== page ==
Raleigh UK, the bicycle and e-cargo bike manufacturer, is the latest member to join Smart Transport.
The company’s membership comes ahead of the launch of its new E-Cargo bike range in the UK and Ireland this month.
Lee Kidger, managing director at Raleigh UK, said becoming a member of Smart Transport will help the company collaborate with peers in the industry.
“We’re really keen to work with more local authorities and we were attracted to join Smart Transport due to the calibre of the private sector businesses already involved,” Kidger said.
“We want to engage more with those outside the bike industry and to collaborate with the private and public sectors on active travel and last mile delivery projects.”
Smart Transport membership facilitates relationships between senior transport public policymakers/advisers and the private sector transport mobility sector through networking, collaboration and the sharing of information, opinion and analysis in a neutral and confidential environment.
Raleigh UK joins a growing list of Smart Transport members, that now includes ABB, AECOM, Centrica, Daf Trucks, Enterprise, FedEx, Geotab, Liberty Charge, Macquarie Bank, Phil Jones Associates, Groupe Renault and Worldline.
Stephen Briers, Smart Transport editor-in-chief, said: “Transport planners and local authorities need a comprehensive active travel plan as part of their measures to reach Net Zero by 2050.
“Having a household brand like Raleigh UK as part of the membership will be a key asset in helping the industry collaborate and understand how they can boost active travel in cities and towns across the country.”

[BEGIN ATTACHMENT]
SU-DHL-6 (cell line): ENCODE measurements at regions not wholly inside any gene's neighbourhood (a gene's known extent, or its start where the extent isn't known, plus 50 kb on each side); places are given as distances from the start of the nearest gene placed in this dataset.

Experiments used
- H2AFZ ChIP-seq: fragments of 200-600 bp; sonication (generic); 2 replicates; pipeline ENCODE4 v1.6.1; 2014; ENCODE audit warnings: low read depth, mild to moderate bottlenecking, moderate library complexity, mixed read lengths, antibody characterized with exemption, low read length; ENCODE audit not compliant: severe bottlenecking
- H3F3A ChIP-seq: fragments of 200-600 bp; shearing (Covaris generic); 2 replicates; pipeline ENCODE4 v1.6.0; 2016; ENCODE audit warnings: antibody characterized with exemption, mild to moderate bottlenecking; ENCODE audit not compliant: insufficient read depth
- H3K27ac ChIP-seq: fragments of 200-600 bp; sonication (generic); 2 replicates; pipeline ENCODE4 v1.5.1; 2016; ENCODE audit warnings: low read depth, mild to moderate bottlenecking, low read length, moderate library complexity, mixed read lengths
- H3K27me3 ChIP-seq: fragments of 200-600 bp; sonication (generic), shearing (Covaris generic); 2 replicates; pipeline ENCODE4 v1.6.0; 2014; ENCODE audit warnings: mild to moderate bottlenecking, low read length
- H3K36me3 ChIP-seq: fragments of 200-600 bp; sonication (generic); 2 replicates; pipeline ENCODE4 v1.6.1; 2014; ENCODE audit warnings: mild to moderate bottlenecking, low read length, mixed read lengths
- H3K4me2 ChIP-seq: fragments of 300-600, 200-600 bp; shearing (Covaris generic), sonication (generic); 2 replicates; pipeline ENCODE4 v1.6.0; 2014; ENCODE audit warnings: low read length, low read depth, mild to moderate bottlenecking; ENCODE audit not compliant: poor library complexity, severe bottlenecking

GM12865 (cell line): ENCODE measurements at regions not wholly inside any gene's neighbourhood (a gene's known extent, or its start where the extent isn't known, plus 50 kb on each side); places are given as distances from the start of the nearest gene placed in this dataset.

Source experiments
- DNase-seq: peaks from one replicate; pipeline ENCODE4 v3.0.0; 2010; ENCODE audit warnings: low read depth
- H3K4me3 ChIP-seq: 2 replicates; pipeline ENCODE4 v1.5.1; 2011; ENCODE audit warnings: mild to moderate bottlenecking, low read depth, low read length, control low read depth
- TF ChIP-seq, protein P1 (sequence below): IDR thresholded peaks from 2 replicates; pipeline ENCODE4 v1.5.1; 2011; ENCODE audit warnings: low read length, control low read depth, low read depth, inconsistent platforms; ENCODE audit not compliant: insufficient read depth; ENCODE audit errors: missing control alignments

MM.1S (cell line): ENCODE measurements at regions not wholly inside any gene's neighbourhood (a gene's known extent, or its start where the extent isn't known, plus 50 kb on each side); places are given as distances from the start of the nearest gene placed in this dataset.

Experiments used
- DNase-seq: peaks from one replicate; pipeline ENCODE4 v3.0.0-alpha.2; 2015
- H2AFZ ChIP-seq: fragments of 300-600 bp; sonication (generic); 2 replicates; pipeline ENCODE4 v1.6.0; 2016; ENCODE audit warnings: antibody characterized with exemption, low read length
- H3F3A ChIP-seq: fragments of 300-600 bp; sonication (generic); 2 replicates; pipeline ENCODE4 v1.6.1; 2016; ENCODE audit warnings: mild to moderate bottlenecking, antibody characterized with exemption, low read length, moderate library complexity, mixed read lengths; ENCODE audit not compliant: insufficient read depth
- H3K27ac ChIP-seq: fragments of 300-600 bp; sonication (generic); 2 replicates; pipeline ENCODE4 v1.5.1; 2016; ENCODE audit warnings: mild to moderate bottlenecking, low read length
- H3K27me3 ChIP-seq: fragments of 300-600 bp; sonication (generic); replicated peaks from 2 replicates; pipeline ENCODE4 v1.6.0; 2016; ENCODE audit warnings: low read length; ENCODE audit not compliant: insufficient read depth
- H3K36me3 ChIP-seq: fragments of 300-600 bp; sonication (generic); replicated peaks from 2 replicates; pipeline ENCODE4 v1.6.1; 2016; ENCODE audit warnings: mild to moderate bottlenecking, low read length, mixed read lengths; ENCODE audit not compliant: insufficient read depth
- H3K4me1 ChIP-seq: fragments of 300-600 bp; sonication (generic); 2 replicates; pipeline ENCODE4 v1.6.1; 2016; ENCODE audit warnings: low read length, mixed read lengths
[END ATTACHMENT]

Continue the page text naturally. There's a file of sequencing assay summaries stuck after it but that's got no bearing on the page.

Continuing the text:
The UK’s active travel agenda was energised in July with the launch of the Government’s £2 billion Gear Change mobility package.
Part of these plans include rolling out thousands of miles of new bike lanes to help revolutionise active travel.
Kidger said: “The Gear Change launch creates a real opportunity to see if we can truly make that shift from looking at cycling as a mode of transport, rather than just for leisure.
“We’re looking at how we can assist businesses to look at how they approach transport and last mile deliveries.
“I think we could see a fundamental step-change in active travel in the UK and Covid-19 has keenly brought that into focus as people look at air quality and their health.”
Raleigh is looking at testing and trialling its E-Cargo bike range with local authorities in the coming months.
The E-Cargo bikes are designed to carry up to 100kg in weight and have a range of up to 75km (46 miles) on one single charge.
Funding was awarded to 18 local authorities in May, from the £2 million ‘eCargo Bike Grant Fund’ by the Energy Saving Trust.
Councils across England were invited to bid for up to £200,000 each to purchase e-cargo bikes for use by local businesses or deployment within their own fleets.
Test and learn
Kidger said: “We want to work with retailers and businesses to test and learn.
“That might lead to additional refrigerated cargo units, more agile bikes or larger load boxes.
“We want to learn together and see what sort of last mile solutions could be put in place across urban city centre locations across the UK.”
Kidger pointed to Amsterdam as a good example of how a major city can better cater for cyclists.
He also highlighted Copenhagen in Denmark and Bremman in Germany as having forward thinking active travel infrastructure.
But what about the UK? “Cambridge has recently installed the UK’s first Dutch-style roundabout in July that gives priority for cyclists over cars,” he said.
“Brighton and London have also been investing well in their cycling infrastructure.
“I really want to see permanent measures in place to make cycling as safe and inviting as possible.
“Everyone that wants to ride should be able to.”
Kidger believes boosting active travel goes further than infrastructure, it’s about mindset.
“The utopia is for people to think a lot more about that three-mile journey to the shop and to have the bicycle or e-cargo bike as an option they consider, rather than just automatically reaching for the car keys,” he said.
“We already work with the Bicycle Association to help give feedback to inform government policy, but I think there’s always more than we can do.
“It’s another reason why we’re keen to get the conversation going as part of being a Smart Transport member.”